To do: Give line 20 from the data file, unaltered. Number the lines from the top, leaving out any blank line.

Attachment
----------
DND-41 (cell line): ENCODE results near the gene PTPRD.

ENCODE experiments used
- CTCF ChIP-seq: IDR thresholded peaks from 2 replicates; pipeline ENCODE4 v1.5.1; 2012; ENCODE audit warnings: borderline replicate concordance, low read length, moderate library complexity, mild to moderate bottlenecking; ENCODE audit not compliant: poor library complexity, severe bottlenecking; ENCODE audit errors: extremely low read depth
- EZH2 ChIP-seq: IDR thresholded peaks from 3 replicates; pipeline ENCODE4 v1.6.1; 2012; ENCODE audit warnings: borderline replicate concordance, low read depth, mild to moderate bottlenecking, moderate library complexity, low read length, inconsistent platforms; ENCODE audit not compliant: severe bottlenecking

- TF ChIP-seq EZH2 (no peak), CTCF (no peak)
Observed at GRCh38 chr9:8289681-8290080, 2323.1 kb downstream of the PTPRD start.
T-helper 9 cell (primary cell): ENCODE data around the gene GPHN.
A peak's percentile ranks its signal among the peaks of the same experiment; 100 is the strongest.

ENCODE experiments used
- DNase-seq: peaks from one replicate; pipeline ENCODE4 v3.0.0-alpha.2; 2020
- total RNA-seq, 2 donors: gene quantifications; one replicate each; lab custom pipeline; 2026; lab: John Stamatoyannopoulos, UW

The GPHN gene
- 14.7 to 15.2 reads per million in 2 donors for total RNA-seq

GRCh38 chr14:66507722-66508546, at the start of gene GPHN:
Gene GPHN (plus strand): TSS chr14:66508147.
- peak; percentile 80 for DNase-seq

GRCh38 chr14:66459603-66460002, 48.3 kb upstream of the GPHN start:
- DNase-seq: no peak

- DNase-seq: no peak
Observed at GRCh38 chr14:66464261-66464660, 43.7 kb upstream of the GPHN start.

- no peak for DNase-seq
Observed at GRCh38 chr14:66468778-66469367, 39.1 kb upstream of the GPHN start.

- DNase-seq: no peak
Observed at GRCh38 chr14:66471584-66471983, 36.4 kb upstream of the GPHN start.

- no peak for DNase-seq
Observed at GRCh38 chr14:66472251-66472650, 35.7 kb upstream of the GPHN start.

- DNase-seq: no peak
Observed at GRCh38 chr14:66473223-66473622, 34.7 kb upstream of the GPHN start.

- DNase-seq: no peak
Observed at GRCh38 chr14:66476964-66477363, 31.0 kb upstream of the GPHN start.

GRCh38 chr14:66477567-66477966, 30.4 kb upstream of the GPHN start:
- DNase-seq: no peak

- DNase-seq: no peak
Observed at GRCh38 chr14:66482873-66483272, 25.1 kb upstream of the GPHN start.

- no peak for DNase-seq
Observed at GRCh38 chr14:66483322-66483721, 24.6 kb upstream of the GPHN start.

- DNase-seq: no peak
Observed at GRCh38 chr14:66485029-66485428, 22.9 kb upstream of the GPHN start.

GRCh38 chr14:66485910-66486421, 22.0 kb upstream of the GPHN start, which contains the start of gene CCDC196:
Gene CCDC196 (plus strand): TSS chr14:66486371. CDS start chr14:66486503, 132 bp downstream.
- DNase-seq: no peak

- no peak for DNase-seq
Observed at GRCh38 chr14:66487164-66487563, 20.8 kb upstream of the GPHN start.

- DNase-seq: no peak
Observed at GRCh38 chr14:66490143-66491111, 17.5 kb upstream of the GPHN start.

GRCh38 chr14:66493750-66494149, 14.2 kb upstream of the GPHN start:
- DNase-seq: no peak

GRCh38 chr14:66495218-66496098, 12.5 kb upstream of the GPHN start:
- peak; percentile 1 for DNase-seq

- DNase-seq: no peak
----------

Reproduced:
Observed at GRCh38 chr14:66464261-66464660, 43.7 kb upstream of the GPHN start.